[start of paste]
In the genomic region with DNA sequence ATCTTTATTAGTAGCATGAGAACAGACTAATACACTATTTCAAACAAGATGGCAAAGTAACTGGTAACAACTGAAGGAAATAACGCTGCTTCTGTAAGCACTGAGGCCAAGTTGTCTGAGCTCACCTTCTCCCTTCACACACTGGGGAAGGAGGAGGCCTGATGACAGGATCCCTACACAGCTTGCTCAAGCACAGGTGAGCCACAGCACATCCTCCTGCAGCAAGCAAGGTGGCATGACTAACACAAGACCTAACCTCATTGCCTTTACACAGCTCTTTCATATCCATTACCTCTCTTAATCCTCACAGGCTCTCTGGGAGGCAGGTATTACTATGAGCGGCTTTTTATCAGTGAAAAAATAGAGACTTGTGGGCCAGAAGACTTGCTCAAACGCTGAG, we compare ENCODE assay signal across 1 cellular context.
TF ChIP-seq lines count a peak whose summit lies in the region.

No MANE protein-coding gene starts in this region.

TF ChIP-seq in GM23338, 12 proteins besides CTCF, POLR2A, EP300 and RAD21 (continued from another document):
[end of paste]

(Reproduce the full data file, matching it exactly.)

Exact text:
In the genomic region with DNA sequence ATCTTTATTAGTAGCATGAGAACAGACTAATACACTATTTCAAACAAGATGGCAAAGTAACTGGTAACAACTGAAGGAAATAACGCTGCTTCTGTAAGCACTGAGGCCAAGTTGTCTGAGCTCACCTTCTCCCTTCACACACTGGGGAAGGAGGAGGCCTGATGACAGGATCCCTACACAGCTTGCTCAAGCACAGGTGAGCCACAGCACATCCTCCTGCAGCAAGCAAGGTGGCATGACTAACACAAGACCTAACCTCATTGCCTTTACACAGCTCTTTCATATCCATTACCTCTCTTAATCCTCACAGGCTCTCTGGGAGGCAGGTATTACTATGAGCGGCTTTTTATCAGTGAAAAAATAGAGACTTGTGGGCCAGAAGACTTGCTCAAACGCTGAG, we compare ENCODE assay signal across 1 cellular context.
TF ChIP-seq lines count a peak whose summit lies in the region.

No MANE protein-coding gene starts in this region.

TF ChIP-seq in GM23338, 12 proteins besides CTCF, POLR2A, EP300 and RAD21 (continued from another document):